Only in scattered places did people join the Communists in demanding the establishment of “revolutionary administrations.” Despite initial disarray, the ARVN and Saigon government rallied rather than disintegrated. Perhaps half of the assault forces died in the attacks or retreat. Although the Communists increased control in rural areas when U.S. and Saigon forces redeployed to route 9 and the cities, they were unable to defend these gains when U.S. and ARVN units returned to the countryside.
The Communists launched follow‐up attacks against the cities in May and August, but the PAVN had taken such heavy casualties along route 9 that it could not move forward to support them, and forces attacking the lowlands suffered further grave depletion. The reasons for these disappointing results remained for years a source of controversy among the Communists themselves, who blamed inadequate PAVN involvement, too little time to organize popular participation, and decisions that left lowland forces too long in exposed positions. PAVN Gen. Tran Van Tra admitted in his memoir, Concluding the Thirty Years War (1982), that the offensive caused a decline in strength from which Communist forces did not recover for two years. With better planning, the Communists believed, the offensive could have brought the war to an end more quickly.
In the aftermath, General Westmoreland saw an opportunity to seize the initiative and requested 206,000 more troops, but for many Americans both the offensive and the request discredited claims that the war could be won soon or at an acceptable cost. Westmoreland's defenders blamed media coverage for turning public opinion against the war, but in fact the press generally accepted the official interpretation of Tet as a major military defeat for the Communists. It was evident nonetheless that the United States could not control the war's scope and duration. President Lyndon B. Johnson sought the advice of dovish civilians, announced he would not seek nomination for another term, declared a bombing halt over most of North Vietnam, and called for peace talks, which opened in May 1968. The offensive thus titled the United States away from expanding involvement and toward eventual withdrawal.
[See also News Media, War, and the Military; Vietnam War: Military and Diplomatic Course; Vietnam War: Changing Interpretations.]
Peter Braestrup , Big Story, 1977.
David Hunt , Remembering the Tet Offensive, Radical America (November 1977–February 1978), pp. 79–96.
Don Oberdorfer , Tet! The Turning Point in the Vietnam War, 1984.
Gabriel Kolko , Anatomy of a War, 1985.
Daniel Hallin , The Uncensored War, 1986.
William S. Turley , The Second Indochina War, 1986.
Philip B. Davidson , Vietnam at War, 1988.
Larry Berman , Lyndon Johnson's War, 1989.
James Wirtz , The Tet Offensive: Intelligence Failure in War, 1991.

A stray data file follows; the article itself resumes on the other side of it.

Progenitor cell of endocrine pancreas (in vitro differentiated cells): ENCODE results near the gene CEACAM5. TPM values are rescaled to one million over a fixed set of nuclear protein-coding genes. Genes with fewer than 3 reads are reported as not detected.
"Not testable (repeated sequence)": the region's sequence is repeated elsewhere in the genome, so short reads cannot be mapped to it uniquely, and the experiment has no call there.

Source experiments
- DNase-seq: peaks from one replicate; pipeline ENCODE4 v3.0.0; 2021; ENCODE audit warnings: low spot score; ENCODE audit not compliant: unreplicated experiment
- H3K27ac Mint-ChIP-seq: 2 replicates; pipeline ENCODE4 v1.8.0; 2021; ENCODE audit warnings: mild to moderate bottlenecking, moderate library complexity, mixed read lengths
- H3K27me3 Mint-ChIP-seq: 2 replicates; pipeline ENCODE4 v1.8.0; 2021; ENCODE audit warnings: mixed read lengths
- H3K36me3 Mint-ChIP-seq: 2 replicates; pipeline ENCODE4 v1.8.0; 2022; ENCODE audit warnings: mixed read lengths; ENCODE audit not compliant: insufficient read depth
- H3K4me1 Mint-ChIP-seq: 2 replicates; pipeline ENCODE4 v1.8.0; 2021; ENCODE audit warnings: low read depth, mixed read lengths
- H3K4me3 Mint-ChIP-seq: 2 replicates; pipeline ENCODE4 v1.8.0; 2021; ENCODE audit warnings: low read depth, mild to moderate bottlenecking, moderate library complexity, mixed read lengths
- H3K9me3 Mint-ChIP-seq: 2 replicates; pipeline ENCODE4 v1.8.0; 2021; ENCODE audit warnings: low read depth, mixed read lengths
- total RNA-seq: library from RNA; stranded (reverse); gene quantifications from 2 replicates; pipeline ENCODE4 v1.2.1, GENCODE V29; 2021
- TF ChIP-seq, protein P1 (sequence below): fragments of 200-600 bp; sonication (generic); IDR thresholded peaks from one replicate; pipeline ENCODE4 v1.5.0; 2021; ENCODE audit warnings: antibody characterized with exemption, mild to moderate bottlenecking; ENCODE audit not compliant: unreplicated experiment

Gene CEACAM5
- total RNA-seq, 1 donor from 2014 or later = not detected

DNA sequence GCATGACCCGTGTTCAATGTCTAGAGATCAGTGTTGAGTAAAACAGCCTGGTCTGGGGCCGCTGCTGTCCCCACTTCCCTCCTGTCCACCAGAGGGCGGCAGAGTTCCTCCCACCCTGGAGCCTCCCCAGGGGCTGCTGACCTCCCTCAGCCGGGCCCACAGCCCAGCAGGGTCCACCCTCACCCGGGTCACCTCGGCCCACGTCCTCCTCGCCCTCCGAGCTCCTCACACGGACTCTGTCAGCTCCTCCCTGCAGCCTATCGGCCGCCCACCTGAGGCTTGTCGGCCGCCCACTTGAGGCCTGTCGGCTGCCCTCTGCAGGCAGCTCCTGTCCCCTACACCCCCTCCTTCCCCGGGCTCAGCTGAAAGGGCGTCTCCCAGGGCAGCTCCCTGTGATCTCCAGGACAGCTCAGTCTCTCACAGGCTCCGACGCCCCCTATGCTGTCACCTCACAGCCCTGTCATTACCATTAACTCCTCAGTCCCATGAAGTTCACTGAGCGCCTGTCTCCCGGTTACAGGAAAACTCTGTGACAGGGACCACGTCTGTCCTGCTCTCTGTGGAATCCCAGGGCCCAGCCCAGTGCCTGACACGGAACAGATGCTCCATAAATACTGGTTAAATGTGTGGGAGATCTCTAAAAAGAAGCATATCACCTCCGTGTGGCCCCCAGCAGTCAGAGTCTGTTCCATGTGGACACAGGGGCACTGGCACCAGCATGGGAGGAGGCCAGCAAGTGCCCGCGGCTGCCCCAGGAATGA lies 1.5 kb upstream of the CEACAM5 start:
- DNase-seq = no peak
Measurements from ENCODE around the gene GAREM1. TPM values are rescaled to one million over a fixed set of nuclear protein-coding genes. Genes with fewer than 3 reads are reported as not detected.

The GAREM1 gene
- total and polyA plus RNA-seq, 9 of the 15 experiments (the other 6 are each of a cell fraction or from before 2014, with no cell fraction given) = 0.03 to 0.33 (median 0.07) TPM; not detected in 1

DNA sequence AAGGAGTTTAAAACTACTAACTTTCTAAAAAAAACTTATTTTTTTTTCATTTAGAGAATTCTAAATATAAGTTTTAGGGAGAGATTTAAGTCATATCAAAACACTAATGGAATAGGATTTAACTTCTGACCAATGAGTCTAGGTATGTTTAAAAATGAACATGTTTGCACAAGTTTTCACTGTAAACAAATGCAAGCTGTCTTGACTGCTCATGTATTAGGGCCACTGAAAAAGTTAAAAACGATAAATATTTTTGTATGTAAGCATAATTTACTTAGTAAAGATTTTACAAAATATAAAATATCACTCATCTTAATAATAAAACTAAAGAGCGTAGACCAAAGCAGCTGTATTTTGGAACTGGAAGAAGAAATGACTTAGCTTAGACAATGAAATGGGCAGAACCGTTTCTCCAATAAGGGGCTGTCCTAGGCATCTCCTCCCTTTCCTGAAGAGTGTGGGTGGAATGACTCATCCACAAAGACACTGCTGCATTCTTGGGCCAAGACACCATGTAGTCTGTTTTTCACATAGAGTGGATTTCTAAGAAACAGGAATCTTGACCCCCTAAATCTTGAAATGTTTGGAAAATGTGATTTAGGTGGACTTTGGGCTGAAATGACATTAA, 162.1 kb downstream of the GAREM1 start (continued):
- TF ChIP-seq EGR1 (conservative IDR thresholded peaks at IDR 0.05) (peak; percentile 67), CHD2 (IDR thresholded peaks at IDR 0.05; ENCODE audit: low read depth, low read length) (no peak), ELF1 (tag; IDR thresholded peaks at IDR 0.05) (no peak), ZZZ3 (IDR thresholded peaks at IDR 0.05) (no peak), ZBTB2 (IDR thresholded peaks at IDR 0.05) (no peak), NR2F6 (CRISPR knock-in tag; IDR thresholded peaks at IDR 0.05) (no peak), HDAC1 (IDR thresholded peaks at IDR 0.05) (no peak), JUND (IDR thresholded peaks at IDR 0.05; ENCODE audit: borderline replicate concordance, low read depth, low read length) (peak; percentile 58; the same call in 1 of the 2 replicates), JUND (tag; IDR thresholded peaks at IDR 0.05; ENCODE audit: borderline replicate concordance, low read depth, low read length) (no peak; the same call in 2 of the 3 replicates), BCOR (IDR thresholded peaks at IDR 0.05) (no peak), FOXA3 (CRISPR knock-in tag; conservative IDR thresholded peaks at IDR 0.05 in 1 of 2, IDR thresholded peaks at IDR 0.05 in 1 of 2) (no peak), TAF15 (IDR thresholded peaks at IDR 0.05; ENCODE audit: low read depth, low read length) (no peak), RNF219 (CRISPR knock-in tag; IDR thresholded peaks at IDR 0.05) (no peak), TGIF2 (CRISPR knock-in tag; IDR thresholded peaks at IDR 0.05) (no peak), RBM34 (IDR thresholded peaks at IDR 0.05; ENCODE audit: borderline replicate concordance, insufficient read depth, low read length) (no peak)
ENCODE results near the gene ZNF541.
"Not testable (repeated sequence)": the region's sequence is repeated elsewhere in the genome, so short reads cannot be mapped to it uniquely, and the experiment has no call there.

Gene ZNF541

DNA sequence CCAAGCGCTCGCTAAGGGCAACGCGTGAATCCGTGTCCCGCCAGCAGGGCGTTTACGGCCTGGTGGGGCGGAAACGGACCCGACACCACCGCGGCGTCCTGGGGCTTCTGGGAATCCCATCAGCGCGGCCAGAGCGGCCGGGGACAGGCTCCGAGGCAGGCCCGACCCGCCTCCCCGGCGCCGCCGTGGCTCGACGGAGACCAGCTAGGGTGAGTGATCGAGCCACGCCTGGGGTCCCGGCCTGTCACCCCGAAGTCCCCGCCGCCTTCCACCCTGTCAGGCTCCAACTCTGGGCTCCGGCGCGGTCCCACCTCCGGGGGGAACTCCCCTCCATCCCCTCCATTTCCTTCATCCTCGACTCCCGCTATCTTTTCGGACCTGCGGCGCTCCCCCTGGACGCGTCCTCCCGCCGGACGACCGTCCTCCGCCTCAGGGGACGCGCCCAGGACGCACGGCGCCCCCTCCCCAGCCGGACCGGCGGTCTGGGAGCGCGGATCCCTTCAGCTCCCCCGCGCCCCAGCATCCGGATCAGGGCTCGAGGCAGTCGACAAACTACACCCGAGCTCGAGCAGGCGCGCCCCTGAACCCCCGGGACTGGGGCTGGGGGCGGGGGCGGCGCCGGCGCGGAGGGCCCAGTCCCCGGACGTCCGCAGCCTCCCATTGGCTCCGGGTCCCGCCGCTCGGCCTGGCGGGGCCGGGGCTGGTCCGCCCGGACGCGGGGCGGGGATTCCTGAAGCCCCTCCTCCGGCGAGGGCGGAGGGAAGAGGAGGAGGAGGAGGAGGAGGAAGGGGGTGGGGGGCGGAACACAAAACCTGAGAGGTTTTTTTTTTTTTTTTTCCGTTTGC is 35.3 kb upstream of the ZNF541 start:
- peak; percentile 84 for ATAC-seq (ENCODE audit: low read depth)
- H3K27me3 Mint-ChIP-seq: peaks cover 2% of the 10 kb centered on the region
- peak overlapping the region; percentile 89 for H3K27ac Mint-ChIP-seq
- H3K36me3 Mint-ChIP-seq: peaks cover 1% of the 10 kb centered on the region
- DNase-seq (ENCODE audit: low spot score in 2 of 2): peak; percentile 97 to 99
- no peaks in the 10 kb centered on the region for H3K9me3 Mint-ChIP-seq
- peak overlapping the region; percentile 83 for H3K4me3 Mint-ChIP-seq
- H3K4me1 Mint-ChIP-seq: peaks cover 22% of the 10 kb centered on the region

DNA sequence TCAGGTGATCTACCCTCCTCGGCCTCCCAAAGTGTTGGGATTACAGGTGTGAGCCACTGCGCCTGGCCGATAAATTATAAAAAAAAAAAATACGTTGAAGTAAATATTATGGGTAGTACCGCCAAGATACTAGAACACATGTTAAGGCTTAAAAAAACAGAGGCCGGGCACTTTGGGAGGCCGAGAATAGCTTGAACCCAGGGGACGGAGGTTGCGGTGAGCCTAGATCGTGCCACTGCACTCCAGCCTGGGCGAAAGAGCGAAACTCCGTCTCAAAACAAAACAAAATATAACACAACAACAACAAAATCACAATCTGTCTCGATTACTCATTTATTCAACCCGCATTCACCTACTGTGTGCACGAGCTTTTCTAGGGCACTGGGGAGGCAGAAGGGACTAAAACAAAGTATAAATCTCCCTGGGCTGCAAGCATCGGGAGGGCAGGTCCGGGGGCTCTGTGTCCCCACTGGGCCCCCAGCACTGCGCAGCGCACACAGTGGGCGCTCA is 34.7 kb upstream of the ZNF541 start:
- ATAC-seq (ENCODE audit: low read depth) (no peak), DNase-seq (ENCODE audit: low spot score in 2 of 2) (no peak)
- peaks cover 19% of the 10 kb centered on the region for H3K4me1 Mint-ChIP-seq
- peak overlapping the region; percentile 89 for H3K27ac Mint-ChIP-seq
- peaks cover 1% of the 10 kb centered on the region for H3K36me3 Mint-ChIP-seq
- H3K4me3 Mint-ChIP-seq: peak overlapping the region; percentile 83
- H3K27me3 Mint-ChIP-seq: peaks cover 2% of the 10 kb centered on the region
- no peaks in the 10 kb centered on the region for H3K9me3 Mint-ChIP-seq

Ngo Vinh Long , The Tet Offensive and Its Aftermath, in Jayne Werner and David Hunt, eds., The American War in Vietnam, 1993.
Ronnie E. Ford , Tet 1968: Understanding the Surprise, 1995.
William S. Turley
TET OFFENSIVE. In the spring of 1967, the communist Vietcong leadership began planning a nationwide offensive aimed at destroying the South Vietnamese government and forcing the Americans out of the Vietnam War. The communists were concerned about the growing U.S. military presence in Vietnam and their own mounting losses. The Vietcong believed that South Vietnam was ripe for revolution and saw the Saigon government as the weak link in the Allied war effort. The Politburo in Hanoi, in conjunction with leaders of the Vietcong, developed a plan for an all-out attack to take place during the Tet holiday at the end of January 1968. The communists expected that a general offensive, aimed primarily at South Vietnamese military and government installations, would encourage a majority of the citizens to turn against the Saigon government. The combination of military action and popular revolution would sweep away the Saigon regime, put in its place a procommunist slate of leaders, and thus force the United States to withdraw from the war. The communists christened their attack the Tong Cong Kich–Tong Khia Nghia, or TCK–TKN (General Offensive–General Uprising) plan.
The first phase of TCK–TKN began in the fall of 1967 with a series of attacks in western Vietnam near the
borders with Laos and Cambodia. These attacks were designed to draw allied forces away from urban centers in the eastern part of the country, and gave the communists more opportunity to infiltrate troops and stockpile supplies near dozens of key cities and towns. The allied leaders detected signs of an imminent enemy offensive that would likely take place around the Tet holiday but concluded that the thrust would be limited to the three northern provinces of South Vietnam.